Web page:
Lenten Reflection – 29 March – Repairing the Wrong Done by St John Vianney

Lenten Reflection – 29 March – Friday of the Third week of Lent, Year C, Gospel: Mark 12:28–34

“…You shall love the Lord your God
with all your heart and with all your soul
and with all your mind and with all your strength.’
The second is this,
‘You shall love your neighbour as yourself.’
There is no other commandment
greater than these.”

Mark 12:30-32

St John Vianney (1786-1859)


Having made satisfaction to God, we must then make satisfaction to our neighbour for the wrong which-either in his body or in his soul — we have done him.   I say that it is possible to wrong him in his body, that is to say, in his person, by attacking him either by injurious or insulting words or by bad treatment.   If we have sinned against him by injurious words, then we must apologise to him and make our reconciliation with him.   If we have done him some wrong by belabouring his animals, as sometimes happens when we find that they have been doing damage among our crops, we are obliged to give him all that we have been the cause of his losing: -we could have got compensation without maltreating these animals.   If we have done any harm, we are obliged to repay as soon as we can, otherwise we will be gravely at fault.   If we have neglected to do that, we have sinned and we must confess it.

If you have done wrong to your neighbour in his honour, as, for instance, by scandalous talk, you are obliged to make up by favourable and beneficent talk for all the harm you have done to his reputation, saying all the good of him which you know to be true and concealing any faults which he may have and which you are not obliged to reveal.   If you have calumniated your neighbour, you must go and find the people to whom you have said false things about him and tell them that what you have been saying is not true, that you are very grieved about it and that you beg them not to believe it.

But if you have done him harm in his soul, it is a still more difficult thing to repair and yet it must be done as far as possible, otherwise God will not pardon you.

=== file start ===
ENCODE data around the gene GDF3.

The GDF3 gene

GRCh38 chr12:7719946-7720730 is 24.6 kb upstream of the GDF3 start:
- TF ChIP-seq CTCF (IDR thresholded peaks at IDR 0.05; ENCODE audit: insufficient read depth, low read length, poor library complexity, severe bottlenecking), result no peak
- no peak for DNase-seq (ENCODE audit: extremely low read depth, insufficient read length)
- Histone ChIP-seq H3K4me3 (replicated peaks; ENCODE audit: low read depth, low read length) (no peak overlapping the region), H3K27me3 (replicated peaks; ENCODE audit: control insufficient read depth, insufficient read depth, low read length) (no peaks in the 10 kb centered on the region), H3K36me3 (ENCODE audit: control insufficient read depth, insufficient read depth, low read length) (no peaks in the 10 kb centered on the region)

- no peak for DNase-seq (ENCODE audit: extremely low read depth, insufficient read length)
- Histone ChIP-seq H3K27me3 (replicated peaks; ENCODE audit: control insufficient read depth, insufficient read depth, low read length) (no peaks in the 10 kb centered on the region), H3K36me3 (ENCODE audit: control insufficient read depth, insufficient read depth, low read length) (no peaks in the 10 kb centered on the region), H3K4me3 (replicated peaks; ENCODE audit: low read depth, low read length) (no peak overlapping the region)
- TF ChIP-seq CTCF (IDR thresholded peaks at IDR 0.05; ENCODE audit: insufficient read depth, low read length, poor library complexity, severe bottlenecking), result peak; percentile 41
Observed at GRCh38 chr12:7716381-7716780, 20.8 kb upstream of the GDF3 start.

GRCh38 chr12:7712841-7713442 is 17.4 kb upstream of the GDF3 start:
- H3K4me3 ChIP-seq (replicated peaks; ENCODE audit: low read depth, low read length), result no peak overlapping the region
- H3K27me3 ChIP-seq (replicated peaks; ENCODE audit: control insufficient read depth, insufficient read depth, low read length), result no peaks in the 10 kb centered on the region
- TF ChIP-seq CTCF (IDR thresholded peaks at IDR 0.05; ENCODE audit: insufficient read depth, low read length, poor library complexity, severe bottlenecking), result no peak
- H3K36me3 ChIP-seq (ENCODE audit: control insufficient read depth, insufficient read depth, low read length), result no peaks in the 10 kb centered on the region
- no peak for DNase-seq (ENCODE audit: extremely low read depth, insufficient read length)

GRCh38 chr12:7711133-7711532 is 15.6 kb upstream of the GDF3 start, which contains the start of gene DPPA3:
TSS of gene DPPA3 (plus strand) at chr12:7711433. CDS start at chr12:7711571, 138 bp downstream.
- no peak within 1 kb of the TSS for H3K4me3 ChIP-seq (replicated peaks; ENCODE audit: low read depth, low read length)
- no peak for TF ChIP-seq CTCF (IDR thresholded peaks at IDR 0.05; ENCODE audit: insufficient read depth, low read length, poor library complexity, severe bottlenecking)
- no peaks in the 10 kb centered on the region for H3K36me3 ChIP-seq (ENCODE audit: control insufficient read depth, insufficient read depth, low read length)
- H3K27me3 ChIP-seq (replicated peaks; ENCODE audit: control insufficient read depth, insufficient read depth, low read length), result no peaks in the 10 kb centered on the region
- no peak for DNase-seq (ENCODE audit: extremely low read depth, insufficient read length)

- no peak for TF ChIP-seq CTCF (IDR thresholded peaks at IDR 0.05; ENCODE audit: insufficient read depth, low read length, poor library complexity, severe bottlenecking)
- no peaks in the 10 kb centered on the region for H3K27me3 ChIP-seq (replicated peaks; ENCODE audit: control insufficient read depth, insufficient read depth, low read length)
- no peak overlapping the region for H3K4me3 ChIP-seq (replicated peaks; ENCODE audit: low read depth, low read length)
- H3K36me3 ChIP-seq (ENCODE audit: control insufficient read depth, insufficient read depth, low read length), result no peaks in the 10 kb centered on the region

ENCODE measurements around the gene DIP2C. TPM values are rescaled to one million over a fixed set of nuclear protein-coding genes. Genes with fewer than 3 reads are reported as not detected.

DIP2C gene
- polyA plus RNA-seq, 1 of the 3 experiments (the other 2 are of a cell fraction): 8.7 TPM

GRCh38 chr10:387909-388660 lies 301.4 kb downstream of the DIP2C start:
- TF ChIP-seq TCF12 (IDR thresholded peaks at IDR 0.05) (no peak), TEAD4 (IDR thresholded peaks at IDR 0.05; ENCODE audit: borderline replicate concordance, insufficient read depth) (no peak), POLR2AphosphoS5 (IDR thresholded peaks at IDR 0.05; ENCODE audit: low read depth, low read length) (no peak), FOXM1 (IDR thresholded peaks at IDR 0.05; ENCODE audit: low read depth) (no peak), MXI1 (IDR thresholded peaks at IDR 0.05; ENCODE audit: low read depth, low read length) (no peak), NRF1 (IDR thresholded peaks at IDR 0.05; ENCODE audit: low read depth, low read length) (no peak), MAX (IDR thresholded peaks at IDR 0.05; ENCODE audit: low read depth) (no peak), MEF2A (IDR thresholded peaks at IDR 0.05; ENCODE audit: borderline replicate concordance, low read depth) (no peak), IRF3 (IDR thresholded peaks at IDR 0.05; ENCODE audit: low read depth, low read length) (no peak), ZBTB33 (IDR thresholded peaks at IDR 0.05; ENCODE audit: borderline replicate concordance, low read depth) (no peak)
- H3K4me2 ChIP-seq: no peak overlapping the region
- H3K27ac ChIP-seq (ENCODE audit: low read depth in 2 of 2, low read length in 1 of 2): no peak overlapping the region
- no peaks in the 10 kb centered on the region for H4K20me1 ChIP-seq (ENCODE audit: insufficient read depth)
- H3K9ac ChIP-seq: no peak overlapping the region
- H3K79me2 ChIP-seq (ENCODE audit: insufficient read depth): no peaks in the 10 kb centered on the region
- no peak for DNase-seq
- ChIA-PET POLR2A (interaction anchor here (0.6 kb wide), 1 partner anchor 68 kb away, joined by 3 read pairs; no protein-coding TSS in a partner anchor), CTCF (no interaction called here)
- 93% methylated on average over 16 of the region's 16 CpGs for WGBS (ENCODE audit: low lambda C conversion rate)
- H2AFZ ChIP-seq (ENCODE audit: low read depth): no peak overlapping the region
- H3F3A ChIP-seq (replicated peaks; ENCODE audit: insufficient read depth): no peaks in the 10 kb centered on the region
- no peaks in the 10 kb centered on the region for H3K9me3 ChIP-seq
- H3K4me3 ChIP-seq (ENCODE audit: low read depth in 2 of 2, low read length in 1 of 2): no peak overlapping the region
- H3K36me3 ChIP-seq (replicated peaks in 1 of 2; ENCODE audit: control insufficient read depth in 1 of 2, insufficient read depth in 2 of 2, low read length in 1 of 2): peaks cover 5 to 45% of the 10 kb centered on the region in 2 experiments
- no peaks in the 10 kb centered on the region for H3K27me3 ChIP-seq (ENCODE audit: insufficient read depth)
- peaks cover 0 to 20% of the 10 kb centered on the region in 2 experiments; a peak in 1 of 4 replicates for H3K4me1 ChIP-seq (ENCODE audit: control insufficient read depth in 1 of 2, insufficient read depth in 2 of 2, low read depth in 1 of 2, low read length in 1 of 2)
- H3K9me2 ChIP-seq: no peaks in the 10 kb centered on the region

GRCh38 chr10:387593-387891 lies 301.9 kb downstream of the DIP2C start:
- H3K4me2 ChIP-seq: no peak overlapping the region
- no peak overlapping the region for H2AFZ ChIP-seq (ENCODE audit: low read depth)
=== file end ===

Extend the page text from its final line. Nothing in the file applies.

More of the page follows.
You must also examine your conscience as to whether you have given scandal to your children or to your next-door neighbours.   How many fathers, mothers, masters and mistresses are there who scandalise their children and their servants, by not saying their prayers morning or evening or by saying them when they are dressing or sitting back in a chair, who do not even make the Sign of the Cross before and after a meal?   How many times are they heard swearing, or perhaps even blaspheming?

How many times have they been seen working on Sunday morning, even before Holy Mass?

You must consider, too, whether you have sung bad songs, or brought in bad books, or whether you have given bad counsel, as, for instance, advising someone that he should take his revenge on someone else, should exact satisfaction by force.

Consider, too, whether you have ever taken anything from a next-door neighbour and neglected to pay it back, whether you have neglected to give some alms which you had been told to give or make some restitution which your parents, who are dead, should have made.   If you wish to have the happiness of having your sins forgiven, you must have nothing belonging to anyone else, which you should and could pay back.   So if you have sullied your neighbour’s reputation, you must do all in your power to repair the damage.   You must be reconciled with your enemies, speak to them as if they had never done you anything but good all your life, keeping nothing in your heart but the charity, which the good Christian should have for everyone, so that we can all appear with confidence before the tribunal of God. repairing the wronge done - you must be reconciled - st john vianney 29 march 2019.jpg


Quote of the Day – 29 March – O great and good God

Quote of the Day – 29 March – Friday of the Third week of Lent, Year C and the Memorial of St Ludolf of Ratzeburg O.Praem. (Died 1250) Martyr

“O great and good God,
allow me,
Your useless servant,
to belong to You
for all eternity.”

St Ludolf of Ratzeburg (Died 1250) Martyr
His last wordso great and good god - st ludolf of ratzeburg 29 march 2019.jpg

Posted in DOCTORS of the Church, FATHERS of the Church, LENT 2019, QUOTES of the SAINTS, QUOTES on LOVE, The WORD

Lenten Reflection – 29 March – “At the end of your life, you will be judged by your love.”

Lenten Reflection – 29 March – Friday of the Third week of Lent, Year C, Gospel: Mark 12:28–34

“You shall love the Lord your God with all your heart and with all your soul, and with all your mind.   This is the greatest and first commandment” (vv. 37-38).   And he could have stopped there.   Yet, Jesus adds something that was not asked by the doctor of the law.   He says, in fact:  “And a second is like it, You shall love your neighbour as yourself” (v. 39). And in this case too, Jesus does not invent the second commandment but takes it from the Book of Leviticus.   The novelty is in His placing these two commandments together — love for God and love for neighbour — revealing that they are in fact inseparable and complementary, two sides of the same coin.”…Pope Francis – Angelus, 26 October 2014fridayofthe3rdweeklent 29 march 2019.jpg